The Tennessee athletic department is shaken after an on-campus break-in left the men's basketball team without precious equipment. The theft, which was likely perpetrated by an experienced individual or small group, occurred sometime after 4:00 a.m. Monday, hours before the Vols' scheduled shootaround at their Pratt Pavilion practice home.
"We showed up for practice and everything seemed normal," said freshman guard Scotty Hopson, "but then, when I went to hit the floor to shoot, I realized I forgot something so I went back to my locker to grab it, and that's when I noticed it was missing. My headband was gone." Hopson thought he might have been the victim of a joke or some freshman hazing. "I hoped it was just somebody messing with me, but I was ready to do anything to get it back, long as I didn't have to play defense, of course."
Hopson's suspicions were unfortunately misplaced. In fact, as the Hopkinsville, Ky. native was discovering his missing brow protector, his Volunteer teammates were coming to similarly harsh realizations.
"I was hoping my man Hopstin just left it at my house after the all-night freestyle session," lamented Junior college-transfer point guard Bobby Maze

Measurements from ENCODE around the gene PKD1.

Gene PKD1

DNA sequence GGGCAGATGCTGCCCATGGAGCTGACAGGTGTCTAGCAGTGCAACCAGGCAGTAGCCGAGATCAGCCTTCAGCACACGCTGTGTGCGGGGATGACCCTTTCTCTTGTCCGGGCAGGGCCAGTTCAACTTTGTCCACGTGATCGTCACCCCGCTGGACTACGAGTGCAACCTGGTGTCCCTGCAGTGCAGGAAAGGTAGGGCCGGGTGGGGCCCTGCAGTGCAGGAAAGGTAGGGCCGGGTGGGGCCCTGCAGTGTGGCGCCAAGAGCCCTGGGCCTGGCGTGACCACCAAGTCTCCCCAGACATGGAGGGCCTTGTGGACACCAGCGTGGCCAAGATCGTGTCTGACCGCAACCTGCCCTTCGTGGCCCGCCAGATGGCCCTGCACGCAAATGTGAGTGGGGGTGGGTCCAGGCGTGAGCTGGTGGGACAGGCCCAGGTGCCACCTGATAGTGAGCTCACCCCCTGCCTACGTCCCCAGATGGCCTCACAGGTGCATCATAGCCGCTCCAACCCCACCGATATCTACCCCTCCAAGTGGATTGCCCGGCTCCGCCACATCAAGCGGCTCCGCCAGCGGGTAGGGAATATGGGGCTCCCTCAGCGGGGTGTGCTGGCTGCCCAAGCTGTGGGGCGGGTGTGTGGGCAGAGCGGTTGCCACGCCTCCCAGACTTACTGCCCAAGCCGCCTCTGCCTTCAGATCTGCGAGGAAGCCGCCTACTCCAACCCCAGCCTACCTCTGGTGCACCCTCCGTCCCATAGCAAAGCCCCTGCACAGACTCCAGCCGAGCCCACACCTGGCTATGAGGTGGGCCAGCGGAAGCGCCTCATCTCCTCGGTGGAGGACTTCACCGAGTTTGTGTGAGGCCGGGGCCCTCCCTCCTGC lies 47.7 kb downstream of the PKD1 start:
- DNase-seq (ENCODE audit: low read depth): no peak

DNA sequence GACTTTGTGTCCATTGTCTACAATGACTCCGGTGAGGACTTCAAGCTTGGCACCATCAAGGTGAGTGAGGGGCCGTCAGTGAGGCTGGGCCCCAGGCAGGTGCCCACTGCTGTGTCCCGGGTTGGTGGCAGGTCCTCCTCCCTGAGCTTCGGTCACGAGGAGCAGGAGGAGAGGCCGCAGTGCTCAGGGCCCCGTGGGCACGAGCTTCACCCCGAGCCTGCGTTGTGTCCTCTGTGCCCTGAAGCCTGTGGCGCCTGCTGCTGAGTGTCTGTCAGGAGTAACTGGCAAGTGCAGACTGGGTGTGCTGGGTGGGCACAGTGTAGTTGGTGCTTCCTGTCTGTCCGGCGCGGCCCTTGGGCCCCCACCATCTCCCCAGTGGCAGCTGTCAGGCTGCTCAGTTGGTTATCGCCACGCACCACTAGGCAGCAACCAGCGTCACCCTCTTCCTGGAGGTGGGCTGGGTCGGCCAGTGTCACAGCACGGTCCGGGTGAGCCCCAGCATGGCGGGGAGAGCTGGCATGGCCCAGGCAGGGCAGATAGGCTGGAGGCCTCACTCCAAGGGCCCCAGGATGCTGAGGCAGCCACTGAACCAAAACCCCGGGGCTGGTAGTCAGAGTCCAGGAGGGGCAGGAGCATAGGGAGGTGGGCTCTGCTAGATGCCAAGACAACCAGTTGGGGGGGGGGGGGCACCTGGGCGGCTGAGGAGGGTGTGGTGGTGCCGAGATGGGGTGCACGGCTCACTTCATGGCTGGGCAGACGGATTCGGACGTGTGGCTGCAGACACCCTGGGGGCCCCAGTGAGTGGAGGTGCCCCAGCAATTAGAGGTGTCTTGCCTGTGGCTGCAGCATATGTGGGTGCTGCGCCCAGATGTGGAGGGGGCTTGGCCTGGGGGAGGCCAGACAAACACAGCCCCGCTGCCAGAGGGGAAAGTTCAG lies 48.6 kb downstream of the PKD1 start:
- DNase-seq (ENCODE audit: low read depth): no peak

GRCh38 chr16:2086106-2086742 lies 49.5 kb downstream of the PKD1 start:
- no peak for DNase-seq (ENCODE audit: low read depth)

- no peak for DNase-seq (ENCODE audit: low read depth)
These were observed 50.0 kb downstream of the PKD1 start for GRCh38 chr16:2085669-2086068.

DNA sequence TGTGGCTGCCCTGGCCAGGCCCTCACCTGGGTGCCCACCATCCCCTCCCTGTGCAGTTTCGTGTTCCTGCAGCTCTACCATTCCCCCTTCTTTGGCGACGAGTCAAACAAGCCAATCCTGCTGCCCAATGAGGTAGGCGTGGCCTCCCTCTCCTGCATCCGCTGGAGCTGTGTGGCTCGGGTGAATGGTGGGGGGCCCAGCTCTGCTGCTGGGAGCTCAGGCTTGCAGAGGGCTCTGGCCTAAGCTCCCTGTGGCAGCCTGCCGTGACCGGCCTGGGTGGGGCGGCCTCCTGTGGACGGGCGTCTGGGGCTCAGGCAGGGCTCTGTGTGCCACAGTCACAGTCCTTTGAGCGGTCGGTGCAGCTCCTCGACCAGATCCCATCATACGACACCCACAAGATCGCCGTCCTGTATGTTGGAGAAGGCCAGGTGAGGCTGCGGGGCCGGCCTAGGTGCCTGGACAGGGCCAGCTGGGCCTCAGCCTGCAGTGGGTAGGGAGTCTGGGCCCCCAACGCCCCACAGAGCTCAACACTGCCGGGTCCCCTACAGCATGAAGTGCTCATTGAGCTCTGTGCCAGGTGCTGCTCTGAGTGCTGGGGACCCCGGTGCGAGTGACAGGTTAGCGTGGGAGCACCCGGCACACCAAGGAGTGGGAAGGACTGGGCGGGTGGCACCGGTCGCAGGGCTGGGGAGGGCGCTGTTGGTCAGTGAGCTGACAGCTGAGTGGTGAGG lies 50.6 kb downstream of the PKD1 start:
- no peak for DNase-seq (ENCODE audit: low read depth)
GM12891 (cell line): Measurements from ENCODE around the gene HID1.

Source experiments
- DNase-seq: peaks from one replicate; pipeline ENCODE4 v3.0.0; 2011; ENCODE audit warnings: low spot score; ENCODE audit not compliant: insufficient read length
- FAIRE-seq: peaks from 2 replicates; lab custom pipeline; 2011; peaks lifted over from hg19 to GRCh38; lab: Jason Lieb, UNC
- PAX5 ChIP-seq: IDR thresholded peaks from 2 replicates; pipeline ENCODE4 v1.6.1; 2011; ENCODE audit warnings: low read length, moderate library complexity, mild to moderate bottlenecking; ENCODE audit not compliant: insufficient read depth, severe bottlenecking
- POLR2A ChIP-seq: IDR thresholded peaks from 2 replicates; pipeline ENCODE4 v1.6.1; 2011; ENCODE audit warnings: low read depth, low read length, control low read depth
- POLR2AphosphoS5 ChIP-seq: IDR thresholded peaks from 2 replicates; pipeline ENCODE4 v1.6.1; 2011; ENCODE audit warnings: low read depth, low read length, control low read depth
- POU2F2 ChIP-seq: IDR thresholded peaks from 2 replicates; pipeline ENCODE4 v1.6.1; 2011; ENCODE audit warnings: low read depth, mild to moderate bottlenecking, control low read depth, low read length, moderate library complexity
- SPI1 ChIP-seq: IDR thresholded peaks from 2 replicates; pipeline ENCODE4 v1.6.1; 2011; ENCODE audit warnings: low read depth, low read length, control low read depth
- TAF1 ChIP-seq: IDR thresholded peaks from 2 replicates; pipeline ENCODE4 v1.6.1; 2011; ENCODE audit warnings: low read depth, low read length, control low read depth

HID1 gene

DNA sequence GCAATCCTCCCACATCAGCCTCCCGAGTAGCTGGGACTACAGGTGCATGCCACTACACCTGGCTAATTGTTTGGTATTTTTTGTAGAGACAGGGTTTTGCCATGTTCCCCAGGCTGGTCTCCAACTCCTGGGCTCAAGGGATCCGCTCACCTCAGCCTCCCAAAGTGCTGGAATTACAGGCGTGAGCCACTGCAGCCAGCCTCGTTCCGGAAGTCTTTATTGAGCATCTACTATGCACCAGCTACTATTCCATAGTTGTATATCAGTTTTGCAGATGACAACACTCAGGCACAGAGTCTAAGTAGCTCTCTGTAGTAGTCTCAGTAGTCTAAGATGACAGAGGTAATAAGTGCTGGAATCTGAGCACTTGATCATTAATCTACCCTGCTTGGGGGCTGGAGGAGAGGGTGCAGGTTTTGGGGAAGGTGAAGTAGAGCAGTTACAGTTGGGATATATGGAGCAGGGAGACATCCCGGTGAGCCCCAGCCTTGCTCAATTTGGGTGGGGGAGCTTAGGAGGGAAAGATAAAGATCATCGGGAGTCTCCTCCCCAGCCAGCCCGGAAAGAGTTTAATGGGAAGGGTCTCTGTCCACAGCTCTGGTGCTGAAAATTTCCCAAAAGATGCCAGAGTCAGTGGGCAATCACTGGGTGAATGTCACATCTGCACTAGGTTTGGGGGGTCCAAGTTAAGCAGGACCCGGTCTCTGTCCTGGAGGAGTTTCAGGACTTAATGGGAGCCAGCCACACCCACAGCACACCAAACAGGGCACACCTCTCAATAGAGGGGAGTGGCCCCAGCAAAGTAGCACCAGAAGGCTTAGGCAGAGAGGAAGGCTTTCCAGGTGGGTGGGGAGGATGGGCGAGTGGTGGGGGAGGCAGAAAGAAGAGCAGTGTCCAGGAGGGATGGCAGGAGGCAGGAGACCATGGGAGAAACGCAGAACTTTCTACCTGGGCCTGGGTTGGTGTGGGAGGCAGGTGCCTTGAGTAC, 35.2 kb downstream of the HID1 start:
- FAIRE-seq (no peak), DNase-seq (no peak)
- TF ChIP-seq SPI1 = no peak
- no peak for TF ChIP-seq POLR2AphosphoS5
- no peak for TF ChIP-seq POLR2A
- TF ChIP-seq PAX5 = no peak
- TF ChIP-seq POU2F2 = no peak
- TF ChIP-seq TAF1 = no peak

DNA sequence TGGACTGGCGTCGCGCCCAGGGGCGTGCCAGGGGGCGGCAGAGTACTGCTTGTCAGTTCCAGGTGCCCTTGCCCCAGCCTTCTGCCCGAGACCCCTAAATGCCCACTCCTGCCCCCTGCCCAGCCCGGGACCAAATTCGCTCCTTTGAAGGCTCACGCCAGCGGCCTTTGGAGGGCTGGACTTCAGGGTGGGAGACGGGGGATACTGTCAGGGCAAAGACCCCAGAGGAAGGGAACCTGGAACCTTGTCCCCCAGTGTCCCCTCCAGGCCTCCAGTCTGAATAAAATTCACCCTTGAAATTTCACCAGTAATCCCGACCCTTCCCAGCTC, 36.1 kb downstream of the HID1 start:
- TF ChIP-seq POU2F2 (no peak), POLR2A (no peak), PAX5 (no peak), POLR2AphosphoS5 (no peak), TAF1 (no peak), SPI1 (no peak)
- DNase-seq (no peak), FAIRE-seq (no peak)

. "I don't wear one of those things, but I could tell him and the guys were pretty upset. Like, on the verge of straight bawlin'. I had to go get coach." The Tennessee leader, head coach Bruce Pearl spoke with the media shortly before noon, and his comments left major questions around the status of the program.
"Bobby was the first one to tell me something was wrong. He thought maybe we were getting pranked, or I think he phrased it, 'put oooooonnnnnn', but we know now it was some kind of crime. Either way, it's an unspeakably cruel and heinous act. The people that did this should be found and shot dead in the street," said Pearl. "We don't know who would think to do something so despicable; so reprehensible; so underhanded. This may be the worst thing that's ever happened to me or my team. Except for when I had to go coach 6th grade girls after I made up that stuff about Illinois
. That was pretty bad, too. But hey, at least it was girls. Am I right or am I right?" Pearl's requests for high fives were not immediately returned.
At press time, police had yet to identify any clear suspects, although they are following up leads on a few known thieves
, professional pickpocketers
, and recent offenders
. Coach Pearl, whose interview had to be cut short because of an urgent tutoring session with a struggling female student, had a few of his own ideas on who might be the culprits.
"Maybe Memphis, but they have plenty of headbands already." said Pearl. "Could also be Kentucky. They're in town and could've done it, but I'm pretty sure they've been practicing straight through since they got off the bus. Might have been the guys at Vandy, although frankly I don't see those guys pulling off something this cool. It was obviously someone who wanted to hit us right where it hurts."